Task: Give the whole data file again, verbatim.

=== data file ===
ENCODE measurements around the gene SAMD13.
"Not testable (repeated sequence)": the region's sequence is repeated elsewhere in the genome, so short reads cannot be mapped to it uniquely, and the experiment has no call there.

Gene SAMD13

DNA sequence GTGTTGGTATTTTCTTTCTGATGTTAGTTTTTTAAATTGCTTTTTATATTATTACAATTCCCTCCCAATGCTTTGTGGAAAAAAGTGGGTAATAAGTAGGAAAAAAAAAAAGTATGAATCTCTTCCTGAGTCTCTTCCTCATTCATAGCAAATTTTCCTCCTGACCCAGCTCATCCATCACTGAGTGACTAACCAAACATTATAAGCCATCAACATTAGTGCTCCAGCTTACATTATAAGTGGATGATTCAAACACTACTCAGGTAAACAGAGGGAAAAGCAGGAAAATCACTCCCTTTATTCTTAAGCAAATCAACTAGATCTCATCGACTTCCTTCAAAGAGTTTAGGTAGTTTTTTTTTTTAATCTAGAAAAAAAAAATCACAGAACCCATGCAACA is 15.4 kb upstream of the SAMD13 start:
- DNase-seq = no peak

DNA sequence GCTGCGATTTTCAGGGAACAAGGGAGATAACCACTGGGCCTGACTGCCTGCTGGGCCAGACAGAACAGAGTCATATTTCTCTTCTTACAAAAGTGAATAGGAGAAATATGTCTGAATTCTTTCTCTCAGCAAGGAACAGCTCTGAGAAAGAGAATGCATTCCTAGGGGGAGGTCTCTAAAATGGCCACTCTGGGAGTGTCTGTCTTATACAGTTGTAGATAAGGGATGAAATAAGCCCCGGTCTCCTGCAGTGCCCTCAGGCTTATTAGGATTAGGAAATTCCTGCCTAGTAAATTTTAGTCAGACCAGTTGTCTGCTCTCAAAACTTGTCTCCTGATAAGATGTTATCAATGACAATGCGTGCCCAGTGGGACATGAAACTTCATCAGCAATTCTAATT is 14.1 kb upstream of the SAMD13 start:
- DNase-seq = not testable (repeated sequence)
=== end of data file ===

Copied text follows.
ENCODE measurements around the gene SAMD13.
"Not testable (repeated sequence)": the region's sequence is repeated elsewhere in the genome, so short reads cannot be mapped to it uniquely, and the experiment has no call there.

Gene SAMD13

DNA sequence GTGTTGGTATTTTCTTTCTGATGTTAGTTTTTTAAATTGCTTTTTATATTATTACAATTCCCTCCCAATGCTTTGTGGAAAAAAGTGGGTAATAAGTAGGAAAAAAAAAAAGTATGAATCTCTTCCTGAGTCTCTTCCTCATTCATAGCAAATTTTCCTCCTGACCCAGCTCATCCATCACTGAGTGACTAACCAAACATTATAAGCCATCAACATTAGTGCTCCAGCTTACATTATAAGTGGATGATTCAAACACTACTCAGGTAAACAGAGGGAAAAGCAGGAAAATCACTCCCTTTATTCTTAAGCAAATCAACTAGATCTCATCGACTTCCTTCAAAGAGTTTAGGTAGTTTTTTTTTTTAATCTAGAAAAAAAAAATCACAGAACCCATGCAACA is 15.4 kb upstream of the SAMD13 start:
- DNase-seq = no peak

DNA sequence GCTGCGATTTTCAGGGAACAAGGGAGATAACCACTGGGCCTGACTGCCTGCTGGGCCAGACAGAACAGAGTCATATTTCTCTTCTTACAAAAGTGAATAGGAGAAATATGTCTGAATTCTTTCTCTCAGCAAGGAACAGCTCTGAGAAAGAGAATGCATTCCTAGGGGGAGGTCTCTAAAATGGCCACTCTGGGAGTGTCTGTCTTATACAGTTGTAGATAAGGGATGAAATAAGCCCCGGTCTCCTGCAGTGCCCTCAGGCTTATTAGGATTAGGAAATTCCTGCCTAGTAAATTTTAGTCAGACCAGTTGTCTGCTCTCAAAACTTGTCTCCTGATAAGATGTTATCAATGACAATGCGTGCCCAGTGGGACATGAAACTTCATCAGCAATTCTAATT is 14.1 kb upstream of the SAMD13 start:
- DNase-seq = not testable (repeated sequence)